People with depression are more prone to experience fatigue and people with chronic fatigue are more likely to become depressed, creating a cycle that can be strong to break. Potential causes of depression fatigue include sleep problems, diet, stress and even the medications used to treat depression. The symptoms of depression can bring about few drastic changes in a depressed person’s life, daily routines and their behavior.
Often it is these changes that makes a person depressed & prevents the person from getting better. Although researchers have long suspected that depression and unexplained fatigue are linked, the nature of the relationship between the two common conditions is unclear. The symptoms of depression can bring about few drastic changes in a depressed person’s life, daily routines and their behaviour. Often it is these changes that makes the depression inferior and prevent the depression from getting better. For example, a lack of motivation or a lack of energy can result in a depressed person cutting back on their activities, neglecting their routine tasks and responsibilities and leaving decision-making to others. When you are depressed and think about the things you have to do, you may feel overwhelmed by the pile of things you have put off doing. This may result in you feeling guilty or thinking that you are ineffective or even a failure this will also worsen your depression. Medication such as antidepressants can help change your energy level and improve your sleep.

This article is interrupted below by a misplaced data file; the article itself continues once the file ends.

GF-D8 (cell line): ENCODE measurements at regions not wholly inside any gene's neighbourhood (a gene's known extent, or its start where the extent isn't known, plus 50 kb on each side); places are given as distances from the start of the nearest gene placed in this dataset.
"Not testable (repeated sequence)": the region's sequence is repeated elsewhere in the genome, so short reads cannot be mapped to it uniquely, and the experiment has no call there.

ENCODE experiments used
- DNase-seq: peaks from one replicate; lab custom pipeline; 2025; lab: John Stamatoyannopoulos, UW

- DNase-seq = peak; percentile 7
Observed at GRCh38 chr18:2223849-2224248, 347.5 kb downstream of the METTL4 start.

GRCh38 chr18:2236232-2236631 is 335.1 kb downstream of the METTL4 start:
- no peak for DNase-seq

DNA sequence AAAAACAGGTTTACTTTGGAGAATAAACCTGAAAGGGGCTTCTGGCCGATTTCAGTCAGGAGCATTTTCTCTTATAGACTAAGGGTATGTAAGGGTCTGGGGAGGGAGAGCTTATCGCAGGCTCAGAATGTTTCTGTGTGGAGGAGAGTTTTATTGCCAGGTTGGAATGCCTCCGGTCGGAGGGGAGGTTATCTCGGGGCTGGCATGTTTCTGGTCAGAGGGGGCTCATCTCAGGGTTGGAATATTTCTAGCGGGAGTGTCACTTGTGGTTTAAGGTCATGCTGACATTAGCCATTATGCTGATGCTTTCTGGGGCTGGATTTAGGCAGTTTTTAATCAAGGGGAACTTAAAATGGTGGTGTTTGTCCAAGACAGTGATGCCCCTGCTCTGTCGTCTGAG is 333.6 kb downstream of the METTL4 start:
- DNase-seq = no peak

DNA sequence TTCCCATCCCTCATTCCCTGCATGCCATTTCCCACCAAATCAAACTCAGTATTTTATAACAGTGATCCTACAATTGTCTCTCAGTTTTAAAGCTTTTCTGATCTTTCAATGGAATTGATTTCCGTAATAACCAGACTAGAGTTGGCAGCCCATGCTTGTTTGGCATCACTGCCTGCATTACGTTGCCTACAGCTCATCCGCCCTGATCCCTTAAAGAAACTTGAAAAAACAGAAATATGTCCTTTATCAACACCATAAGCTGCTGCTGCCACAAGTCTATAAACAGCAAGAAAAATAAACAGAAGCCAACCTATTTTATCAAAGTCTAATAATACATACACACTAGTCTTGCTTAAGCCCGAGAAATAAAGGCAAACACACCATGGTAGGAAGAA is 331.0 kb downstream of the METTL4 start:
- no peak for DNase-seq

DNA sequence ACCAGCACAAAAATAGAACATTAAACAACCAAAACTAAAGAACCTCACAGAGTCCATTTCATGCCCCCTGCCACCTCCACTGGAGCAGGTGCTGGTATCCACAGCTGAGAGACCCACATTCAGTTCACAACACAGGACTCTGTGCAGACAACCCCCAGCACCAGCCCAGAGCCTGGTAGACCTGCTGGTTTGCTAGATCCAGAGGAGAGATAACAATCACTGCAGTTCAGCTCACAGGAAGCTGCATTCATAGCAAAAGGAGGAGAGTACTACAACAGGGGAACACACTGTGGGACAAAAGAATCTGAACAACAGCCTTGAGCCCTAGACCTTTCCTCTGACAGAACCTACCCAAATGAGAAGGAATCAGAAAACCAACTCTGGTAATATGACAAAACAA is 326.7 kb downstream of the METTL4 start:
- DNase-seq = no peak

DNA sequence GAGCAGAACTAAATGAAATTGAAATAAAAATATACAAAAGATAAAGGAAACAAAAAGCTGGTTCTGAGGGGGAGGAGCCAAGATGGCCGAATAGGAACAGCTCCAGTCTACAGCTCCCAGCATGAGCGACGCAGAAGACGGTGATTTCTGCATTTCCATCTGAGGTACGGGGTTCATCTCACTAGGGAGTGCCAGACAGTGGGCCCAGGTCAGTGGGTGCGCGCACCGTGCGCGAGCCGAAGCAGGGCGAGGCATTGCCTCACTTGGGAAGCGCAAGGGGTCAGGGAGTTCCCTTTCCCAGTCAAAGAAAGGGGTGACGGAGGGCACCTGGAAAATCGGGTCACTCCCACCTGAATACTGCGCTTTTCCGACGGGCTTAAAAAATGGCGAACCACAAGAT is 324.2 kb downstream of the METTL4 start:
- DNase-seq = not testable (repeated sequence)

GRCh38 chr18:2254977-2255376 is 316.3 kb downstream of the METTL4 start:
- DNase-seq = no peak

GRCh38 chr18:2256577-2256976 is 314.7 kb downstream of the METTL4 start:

Another way is to simply increase your activity level, basically in pleasure state of mind activities and tackling your list of tasks and responsibilities, but doing it in a realistic and achievable way, so that you set yourself up to succeed.
Becoming more active has a number of advantages because activity can help you to:
- feel better
- feel less tired
- think more clearly.